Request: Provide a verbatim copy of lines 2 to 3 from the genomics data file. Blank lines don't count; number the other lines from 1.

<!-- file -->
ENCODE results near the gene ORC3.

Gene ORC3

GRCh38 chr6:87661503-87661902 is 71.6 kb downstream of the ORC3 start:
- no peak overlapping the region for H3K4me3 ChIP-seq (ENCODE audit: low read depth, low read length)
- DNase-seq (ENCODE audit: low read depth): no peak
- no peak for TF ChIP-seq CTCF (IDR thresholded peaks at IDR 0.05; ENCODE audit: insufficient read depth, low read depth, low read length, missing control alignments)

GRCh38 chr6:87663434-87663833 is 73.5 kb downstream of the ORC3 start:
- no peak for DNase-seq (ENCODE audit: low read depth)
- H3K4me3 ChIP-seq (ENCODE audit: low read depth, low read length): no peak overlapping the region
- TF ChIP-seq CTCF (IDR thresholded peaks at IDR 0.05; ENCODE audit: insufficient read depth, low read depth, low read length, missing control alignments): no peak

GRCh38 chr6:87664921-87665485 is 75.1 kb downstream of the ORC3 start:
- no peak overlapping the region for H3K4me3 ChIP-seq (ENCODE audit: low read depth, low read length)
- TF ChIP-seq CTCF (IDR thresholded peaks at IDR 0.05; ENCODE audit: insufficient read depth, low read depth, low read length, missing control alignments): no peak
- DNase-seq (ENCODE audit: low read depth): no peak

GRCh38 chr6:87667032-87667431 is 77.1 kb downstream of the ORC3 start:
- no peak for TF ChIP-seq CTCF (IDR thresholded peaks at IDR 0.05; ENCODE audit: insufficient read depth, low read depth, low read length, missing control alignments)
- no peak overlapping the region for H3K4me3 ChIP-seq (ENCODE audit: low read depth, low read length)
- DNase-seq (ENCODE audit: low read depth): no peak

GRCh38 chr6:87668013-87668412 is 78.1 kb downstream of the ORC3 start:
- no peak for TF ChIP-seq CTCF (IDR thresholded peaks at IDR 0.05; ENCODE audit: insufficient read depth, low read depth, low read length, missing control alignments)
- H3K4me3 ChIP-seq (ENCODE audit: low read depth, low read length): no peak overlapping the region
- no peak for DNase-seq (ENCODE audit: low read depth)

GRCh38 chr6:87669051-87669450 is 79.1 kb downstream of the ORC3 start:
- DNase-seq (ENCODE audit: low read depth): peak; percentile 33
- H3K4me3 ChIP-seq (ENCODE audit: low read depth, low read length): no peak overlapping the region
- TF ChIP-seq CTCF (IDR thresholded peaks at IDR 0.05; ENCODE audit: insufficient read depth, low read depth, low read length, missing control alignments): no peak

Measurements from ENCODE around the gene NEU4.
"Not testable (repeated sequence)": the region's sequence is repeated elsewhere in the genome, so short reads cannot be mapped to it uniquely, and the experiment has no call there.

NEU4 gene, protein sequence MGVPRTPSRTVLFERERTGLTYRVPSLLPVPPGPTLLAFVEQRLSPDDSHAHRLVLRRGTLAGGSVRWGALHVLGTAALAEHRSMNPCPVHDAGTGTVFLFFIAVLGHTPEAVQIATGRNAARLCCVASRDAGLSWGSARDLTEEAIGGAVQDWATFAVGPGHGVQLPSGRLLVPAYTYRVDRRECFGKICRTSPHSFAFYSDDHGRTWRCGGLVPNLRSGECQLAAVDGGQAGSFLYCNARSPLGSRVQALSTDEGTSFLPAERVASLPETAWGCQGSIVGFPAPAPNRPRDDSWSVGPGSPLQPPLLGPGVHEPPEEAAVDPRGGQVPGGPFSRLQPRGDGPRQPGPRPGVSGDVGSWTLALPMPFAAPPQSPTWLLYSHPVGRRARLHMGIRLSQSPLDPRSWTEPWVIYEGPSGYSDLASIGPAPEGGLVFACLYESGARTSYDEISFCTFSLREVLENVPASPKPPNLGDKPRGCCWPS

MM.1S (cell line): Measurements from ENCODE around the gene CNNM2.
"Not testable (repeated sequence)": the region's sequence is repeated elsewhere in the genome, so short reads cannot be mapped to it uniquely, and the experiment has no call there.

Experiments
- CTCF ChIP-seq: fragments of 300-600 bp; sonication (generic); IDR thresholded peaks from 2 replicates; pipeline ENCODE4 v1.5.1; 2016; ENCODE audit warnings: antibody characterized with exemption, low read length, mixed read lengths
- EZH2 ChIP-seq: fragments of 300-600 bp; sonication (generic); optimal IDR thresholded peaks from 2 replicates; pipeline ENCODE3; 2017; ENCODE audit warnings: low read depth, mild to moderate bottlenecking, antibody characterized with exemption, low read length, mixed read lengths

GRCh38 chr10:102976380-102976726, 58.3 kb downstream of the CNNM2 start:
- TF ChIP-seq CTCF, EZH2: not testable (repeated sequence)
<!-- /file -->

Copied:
Gene ORC3

GRCh38 chr6:87661503-87661902 is 71.6 kb downstream of the ORC3 start: